View of part of the Fujairah Corniche and the Hajar Mountains in the Background

Wednesday, October 24, 2007

UAE Aiming to be Number One in Ecology

A study entitled, Ecological Footprints of Nations, commissioned in 1997 by the Earth Council, began comparing the ecological footprints of the populations of 52 countries with the amount of productive land available per person in each nation (or per capita ecological capacity.)

In the most recent figures the average UAE citizen had the largest ecological footprint at 11.9 global hectares each; compared to USA at 9.6 (2nd); Canada at 7.6 (5th), Australia at 6.4 (6th); UK at 5.6 (14th); China at 1.6 (69th) and India at 0.8 (125th). The world mean was 2.2.

While the ecological footprint is seen as a controversial tool it is pleasing to see UAE leaders taking this news seriously by the historic launch this week of Al Basma Al Beeiya (Ecological Footprint), a national initiative to understand and deal with the country's ecological challenges. According to Majid Al Mansouri, the Secretary General of the Environment Agency Abu Dhabi (EAD) and AGEDI, the Al Basama Al Beeiya would now take the centre-stage of the UAE's environmental agenda.

This gathering has drawn together leaders of key sectors across the nation (energy, trade, fisheries, agriculture, water and urban planning) to draw up guidelines for a better stewardship of environmental resources, to check the excessive human consumption and reduce high waste.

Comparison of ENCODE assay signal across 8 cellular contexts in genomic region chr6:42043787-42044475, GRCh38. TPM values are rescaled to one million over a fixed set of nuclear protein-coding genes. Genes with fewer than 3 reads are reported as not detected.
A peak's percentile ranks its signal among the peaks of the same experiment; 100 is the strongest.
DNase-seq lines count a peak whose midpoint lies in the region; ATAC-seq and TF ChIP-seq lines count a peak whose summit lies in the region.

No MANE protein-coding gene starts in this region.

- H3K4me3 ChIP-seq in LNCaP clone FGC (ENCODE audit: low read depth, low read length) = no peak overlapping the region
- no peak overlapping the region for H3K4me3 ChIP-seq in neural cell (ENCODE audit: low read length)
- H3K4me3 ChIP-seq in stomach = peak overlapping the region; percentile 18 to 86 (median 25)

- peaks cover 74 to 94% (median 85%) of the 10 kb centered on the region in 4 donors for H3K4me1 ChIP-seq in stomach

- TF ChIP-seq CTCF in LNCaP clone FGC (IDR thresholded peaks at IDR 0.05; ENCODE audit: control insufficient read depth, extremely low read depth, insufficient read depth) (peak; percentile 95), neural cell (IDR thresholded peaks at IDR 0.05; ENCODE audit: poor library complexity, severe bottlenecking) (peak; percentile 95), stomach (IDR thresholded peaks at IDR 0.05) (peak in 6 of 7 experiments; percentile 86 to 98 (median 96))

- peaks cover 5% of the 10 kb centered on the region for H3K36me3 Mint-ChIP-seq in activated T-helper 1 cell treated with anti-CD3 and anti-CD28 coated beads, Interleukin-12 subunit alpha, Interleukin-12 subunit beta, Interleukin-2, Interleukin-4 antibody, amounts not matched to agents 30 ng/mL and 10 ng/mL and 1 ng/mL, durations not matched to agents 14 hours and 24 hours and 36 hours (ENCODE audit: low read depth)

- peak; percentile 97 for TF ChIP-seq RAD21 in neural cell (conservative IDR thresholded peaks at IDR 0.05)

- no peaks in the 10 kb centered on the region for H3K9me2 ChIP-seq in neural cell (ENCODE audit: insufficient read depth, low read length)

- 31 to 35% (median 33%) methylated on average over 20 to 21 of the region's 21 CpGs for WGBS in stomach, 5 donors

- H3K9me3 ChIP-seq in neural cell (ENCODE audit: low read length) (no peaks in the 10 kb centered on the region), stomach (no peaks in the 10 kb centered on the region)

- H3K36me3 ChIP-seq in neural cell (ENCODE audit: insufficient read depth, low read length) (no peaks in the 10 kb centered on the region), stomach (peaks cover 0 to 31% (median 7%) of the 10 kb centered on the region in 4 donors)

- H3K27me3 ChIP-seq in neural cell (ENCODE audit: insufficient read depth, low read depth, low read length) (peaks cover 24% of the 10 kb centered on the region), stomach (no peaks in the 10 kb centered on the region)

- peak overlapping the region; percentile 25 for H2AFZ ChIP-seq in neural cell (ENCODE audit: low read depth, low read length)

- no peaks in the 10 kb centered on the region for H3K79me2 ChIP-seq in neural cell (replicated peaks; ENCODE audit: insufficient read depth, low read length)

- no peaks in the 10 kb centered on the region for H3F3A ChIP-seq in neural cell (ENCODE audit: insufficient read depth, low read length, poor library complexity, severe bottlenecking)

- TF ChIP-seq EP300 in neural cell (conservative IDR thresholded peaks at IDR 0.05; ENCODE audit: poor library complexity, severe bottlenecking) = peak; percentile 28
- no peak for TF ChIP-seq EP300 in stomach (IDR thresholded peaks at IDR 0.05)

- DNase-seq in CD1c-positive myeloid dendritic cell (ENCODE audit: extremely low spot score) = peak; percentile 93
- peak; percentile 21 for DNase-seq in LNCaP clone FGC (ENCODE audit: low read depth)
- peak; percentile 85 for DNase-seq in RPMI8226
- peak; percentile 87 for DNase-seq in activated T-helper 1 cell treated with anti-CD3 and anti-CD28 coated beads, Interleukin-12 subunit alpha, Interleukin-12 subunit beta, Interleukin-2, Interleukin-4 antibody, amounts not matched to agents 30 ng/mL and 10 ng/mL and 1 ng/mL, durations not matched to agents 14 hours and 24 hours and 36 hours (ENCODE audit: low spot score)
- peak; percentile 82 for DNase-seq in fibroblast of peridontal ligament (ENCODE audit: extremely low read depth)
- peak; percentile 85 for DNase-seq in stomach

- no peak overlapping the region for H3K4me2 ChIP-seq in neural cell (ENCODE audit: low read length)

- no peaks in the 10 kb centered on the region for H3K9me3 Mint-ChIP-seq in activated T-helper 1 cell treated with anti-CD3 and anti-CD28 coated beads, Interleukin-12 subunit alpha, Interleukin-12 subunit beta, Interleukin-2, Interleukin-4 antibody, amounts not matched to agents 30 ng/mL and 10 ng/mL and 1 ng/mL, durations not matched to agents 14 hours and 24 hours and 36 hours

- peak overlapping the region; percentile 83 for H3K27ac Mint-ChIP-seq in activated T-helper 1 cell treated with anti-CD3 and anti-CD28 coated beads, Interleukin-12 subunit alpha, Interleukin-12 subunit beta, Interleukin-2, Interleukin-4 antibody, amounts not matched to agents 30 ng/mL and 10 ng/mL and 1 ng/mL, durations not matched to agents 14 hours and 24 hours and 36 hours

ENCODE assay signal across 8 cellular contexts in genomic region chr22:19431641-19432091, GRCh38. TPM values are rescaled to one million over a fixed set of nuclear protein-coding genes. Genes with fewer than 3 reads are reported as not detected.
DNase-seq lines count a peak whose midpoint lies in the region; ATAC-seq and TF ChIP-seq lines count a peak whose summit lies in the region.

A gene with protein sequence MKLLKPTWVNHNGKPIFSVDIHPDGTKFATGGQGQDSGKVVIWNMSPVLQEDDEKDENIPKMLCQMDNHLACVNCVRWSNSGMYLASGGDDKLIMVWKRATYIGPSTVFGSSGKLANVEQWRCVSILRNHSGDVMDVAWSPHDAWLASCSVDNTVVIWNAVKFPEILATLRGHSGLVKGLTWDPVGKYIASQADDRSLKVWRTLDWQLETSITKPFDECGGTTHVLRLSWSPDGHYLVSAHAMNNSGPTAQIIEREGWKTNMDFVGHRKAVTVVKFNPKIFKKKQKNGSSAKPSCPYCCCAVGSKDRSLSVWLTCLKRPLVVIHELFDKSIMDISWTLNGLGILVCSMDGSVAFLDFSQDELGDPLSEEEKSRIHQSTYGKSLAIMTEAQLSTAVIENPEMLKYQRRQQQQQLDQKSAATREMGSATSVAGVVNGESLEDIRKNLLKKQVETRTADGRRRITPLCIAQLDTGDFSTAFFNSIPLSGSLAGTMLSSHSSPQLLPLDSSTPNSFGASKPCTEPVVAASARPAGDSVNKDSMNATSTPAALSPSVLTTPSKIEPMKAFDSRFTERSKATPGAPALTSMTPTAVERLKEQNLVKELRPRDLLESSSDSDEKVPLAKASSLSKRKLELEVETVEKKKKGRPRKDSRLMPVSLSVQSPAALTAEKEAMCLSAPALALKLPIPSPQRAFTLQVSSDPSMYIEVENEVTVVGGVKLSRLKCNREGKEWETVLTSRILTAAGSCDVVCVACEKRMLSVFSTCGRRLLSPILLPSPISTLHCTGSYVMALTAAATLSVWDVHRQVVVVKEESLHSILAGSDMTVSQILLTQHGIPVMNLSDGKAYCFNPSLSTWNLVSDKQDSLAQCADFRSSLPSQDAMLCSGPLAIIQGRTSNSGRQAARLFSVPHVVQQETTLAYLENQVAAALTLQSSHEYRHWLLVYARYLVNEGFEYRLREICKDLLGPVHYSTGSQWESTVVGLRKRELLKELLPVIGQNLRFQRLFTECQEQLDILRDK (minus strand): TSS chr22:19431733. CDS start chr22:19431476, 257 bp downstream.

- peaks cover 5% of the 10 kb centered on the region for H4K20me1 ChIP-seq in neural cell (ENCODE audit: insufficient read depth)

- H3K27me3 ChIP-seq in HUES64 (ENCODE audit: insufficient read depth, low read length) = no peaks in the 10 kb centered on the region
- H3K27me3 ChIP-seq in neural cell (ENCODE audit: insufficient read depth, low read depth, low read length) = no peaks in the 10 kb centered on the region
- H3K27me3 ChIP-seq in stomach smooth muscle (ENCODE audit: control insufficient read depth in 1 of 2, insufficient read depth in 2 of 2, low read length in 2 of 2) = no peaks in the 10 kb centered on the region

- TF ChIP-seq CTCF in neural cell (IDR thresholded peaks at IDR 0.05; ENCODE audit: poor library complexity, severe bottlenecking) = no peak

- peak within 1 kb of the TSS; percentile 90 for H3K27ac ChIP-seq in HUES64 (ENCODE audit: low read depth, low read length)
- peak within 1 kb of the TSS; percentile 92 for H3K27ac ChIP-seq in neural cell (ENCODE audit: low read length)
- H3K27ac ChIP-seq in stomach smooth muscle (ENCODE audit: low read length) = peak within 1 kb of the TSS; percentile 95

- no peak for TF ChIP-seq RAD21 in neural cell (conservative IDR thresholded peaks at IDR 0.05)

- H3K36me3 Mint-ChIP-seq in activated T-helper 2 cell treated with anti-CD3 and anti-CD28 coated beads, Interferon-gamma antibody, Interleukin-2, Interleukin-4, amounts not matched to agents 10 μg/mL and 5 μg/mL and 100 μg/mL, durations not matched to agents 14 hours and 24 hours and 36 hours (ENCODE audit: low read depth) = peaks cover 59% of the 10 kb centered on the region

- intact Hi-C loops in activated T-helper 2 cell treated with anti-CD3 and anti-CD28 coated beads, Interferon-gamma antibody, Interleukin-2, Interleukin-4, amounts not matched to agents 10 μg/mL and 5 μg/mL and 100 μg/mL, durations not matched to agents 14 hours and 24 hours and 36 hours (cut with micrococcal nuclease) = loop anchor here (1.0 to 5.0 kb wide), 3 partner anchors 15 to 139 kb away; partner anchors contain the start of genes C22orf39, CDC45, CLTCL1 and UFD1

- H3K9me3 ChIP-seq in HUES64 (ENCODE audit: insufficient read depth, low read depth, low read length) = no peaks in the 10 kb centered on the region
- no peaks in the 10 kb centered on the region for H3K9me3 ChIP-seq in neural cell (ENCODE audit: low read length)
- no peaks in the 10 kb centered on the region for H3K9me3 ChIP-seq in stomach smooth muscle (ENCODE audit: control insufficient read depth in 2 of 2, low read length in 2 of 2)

Dr Mathis Wackernagel Executive Director of GFN, the international partner of the Initiative, made his statement in a pre-recorded video message. A proud and thrilled Wakernagel noted that the UAE is only the third country in the world to embark on such an in-depth research collaboration of this nature after Switzerland and Japan. Comparing the footprint calculation to financial accounting, Wakernagel stated that the Ecological Footprint is about securing people's quality of life, while recognising the ecological budget constraints. The Ecological Footprint helps us to understand the significance of our natural assets for our economy and the natural capital constraints.

Already one significant measure has been proposed. According to a Gulf News report, water consumption will be cut in half:

“Majid Al Mansouri, Secretary General of the Environment Agency Abu Dhabi, said Abu Dhabi Government will reduce water consumption rate from 550 gallons per head per day to 250 gallons per head over the next five years. Al Kindi said the water consumption rate across the UAE is almost the same as Abu Dhabi and "measures will be taken to reduce it by half." Al Mansouri explained that real estate companies, businesses and individuals will have to meet criteria of optimisation of water consumption and wastewater.

‘UAE Launches Ecological Footprint’, UAE Interact, 20 October 2007
‘Water Consumption to be Cut By Half’, Gulf News, 18 October 2007.

Image: Desalination plant at Fujairah.

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